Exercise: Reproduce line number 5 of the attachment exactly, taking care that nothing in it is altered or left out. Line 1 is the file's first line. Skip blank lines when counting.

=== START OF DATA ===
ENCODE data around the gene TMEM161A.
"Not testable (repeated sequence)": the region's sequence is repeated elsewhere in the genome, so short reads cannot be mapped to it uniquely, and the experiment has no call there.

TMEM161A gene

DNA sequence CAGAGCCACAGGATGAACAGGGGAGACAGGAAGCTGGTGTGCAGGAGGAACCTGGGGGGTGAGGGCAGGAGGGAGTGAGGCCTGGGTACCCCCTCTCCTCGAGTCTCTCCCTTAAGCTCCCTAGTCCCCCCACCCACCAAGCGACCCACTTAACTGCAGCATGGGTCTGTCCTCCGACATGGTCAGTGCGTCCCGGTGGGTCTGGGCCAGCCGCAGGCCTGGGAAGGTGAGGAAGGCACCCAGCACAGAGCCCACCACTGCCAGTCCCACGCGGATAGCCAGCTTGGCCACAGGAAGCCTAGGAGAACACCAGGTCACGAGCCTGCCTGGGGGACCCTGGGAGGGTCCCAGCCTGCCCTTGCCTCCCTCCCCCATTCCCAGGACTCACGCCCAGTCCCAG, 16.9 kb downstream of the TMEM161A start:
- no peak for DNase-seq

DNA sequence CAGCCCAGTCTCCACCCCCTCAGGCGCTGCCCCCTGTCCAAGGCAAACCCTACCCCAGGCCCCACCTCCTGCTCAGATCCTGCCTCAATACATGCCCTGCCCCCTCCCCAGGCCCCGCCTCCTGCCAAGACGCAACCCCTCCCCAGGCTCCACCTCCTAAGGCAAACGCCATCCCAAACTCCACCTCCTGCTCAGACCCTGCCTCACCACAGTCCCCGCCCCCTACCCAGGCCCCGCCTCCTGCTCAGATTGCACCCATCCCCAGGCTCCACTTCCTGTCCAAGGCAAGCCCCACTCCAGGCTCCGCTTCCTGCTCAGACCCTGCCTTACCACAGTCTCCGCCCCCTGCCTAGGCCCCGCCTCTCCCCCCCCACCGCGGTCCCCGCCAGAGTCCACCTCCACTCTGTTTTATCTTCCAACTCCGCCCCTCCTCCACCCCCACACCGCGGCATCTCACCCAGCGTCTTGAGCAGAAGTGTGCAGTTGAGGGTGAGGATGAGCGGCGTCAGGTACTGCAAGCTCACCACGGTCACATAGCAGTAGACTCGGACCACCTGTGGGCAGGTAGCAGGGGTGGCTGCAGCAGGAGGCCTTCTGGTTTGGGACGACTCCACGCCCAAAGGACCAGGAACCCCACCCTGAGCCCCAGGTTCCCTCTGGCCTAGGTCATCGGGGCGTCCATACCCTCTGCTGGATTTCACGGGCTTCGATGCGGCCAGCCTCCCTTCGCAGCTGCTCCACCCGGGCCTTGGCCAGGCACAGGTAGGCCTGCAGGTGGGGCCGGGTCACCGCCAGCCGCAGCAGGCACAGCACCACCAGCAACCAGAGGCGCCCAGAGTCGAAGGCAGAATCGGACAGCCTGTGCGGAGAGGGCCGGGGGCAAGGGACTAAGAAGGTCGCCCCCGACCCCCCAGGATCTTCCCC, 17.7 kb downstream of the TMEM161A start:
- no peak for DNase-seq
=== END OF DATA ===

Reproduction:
- no peak for DNase-seq